MRI scans of brain networks could help predict effects of brain
1 April 2010
An MRI scanning technique originally developed for study of
brain organization could enable better prediction of the effects of
strokes and other brain injuries, neurologists at
Washington University School of Medicine in St Louis have found.
The technique, known as resting-state functional connectivity MRI
(fcMRI), reveals the health of brain networks that let multiple
parts of the brain collaborate. Previous studies have shown that
damage to the brain networks helps explain why damage to one brain
region can cause problems in abilities controlled by another brain
region. The results are published in the March 2010 issue of
Annals of Neurology.
Now, for the first time, scientists have linked differences in
the nature of the harm done to brain networks to changes in the
impairment experienced by patients.
"Clinicians who treat brain injury need new markers of brain
function that can predict the effects of injury, which helps us
determine treatment and assess its effects," says Maurizio Corbetta,
MD, the Norman J. Stupp Professor of Neurology and professor of
radiology and of neurobiology. "This study shows that FC scans are a
potentially useful way to get that kind of information."
During fcMRI scans, subjects are asked to relax and do nothing.
The scans allow scientists to track changes in blood flow to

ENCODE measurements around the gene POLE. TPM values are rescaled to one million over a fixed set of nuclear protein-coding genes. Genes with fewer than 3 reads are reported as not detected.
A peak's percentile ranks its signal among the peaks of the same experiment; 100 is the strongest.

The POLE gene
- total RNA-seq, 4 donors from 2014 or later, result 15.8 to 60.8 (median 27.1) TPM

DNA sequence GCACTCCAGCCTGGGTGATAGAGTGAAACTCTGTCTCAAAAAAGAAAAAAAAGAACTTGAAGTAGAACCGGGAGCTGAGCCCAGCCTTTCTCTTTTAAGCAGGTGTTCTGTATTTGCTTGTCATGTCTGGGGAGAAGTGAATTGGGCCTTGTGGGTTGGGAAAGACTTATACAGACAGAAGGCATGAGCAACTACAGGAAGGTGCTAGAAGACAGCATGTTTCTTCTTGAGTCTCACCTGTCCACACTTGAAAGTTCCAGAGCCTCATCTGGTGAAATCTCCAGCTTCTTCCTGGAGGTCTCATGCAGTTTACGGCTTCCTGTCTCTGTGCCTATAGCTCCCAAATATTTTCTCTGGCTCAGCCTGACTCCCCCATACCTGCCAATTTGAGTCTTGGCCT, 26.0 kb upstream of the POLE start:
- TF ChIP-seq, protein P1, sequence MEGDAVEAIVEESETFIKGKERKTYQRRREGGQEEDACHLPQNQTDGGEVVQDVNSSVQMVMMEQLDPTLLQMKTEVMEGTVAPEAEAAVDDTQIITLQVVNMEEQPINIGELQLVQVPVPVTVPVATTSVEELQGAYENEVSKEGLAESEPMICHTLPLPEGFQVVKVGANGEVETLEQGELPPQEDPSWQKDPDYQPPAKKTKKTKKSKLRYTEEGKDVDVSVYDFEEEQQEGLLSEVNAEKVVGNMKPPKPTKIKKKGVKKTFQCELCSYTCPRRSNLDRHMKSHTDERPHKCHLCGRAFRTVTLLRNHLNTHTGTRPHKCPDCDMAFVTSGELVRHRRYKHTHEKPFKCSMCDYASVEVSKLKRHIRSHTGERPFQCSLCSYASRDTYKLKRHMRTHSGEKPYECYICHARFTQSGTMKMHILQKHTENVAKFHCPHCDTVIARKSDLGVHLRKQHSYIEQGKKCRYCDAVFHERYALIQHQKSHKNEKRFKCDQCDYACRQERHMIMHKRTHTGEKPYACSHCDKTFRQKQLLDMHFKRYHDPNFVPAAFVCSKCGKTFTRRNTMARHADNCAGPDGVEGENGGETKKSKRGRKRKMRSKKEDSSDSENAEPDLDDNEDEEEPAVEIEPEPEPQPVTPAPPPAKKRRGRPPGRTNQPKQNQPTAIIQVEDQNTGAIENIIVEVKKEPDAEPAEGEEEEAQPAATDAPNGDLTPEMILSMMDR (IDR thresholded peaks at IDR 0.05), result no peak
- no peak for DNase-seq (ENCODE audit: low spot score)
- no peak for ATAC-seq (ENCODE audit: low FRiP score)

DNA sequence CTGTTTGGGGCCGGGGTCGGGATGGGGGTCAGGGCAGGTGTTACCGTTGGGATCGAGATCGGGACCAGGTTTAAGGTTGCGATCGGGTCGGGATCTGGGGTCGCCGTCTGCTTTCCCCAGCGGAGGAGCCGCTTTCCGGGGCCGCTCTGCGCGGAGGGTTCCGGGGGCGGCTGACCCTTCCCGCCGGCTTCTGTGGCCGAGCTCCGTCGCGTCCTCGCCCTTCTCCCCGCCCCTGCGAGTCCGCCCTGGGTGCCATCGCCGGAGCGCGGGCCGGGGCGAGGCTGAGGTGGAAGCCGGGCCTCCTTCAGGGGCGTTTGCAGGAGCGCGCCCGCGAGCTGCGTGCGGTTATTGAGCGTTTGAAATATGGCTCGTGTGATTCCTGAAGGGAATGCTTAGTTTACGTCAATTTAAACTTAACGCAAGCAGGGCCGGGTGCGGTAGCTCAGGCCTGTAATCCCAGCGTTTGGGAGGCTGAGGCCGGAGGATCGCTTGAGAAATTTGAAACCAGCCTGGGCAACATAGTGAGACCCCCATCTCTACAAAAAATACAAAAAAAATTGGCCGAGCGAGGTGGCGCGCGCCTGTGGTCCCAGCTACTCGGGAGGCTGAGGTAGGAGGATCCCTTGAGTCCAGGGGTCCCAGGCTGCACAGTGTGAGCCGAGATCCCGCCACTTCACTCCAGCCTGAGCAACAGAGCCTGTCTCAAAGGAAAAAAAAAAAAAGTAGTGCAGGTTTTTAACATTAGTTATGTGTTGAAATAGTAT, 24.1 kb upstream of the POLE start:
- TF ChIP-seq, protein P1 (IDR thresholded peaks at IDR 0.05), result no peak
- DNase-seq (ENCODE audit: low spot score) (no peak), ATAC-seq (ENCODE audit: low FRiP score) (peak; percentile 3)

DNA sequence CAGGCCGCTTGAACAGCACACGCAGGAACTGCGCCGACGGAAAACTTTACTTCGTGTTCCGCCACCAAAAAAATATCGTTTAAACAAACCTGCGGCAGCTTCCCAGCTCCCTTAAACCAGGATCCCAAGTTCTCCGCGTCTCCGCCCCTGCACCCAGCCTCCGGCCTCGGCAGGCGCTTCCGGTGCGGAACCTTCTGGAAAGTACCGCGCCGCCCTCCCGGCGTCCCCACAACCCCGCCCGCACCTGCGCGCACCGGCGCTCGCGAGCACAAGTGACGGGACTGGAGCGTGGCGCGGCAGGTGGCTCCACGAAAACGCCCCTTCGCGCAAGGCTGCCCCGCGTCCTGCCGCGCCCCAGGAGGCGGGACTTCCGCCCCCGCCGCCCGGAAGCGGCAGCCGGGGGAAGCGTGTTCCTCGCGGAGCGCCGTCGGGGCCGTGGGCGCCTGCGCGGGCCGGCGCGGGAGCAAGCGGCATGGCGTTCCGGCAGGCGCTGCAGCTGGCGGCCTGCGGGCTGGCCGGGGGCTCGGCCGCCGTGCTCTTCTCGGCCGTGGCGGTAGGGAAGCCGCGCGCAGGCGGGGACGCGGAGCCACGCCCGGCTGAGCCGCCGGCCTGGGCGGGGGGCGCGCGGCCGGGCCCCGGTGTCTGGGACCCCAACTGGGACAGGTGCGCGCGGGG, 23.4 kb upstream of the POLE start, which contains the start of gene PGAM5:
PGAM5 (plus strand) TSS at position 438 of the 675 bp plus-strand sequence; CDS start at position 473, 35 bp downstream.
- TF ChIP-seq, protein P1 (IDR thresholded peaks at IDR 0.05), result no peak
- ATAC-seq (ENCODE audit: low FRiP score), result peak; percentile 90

different regions of the brain. During periods of mental inactivity,
blood flow in brain regions that are networked generally tends to
rise and fall in sync.
In 23 patients who had recently suffered a stroke, researchers
looked at two networks: one that directs attention to visual
stimuli, and a separate network that controls arm movements. The two
networks include regions in both brain hemispheres.
They found patients with damage that disrupted network
connections between regions on different sides of the brain had
greater functional impairments than patients with damaged
connections between regions on the same side of the brain. That
meant, for example, that stroke damage on the left side of the brain
might lead to problems with control of the right arm, but the losses
were significantly worse if the left-side damage disrupted network
connections with the right side of the brain.
Those results do not mesh with the traditional picture of brain
function, which puts the left side of the brain in control of the
right side of the body and vice versa. But this and other recent
findings have neuroscientists thinking they may need to adjust that
Alex Carter and Maurizio Corbetta have shown
that a scanning approach originally developed for basic studies of
brain organization can also yield useful insights for clinical
treatment of brain injury patients.
"It's not wrong to say that one side of your brain controls the
opposite side of your body, but we're starting to realize that it
oversimplifies things," says first author Alex Carter, MD, PhD,
assistant professor of neurology. "It's starting to seem like proper
function requires the two hemispheres to be competing for attention,
pushing against each other and thereby achieving some kind of
To further define and confirm FC's clinical applicability,
researchers are planning additional studies of brain injury
patients. They also plan to use fcMRI in long-term studies of
recuperation of such patients.
Carter AR, Astafiev SV, Lang CE, Connor LT, Rengachary J, Strube
MJ, Pope DLW, Shulman GL, Corbetta M. Resting interhemispheric
functional magnetic resonance imaging connectivity predicts
performance after stroke. Annals of Neurology, March 2010.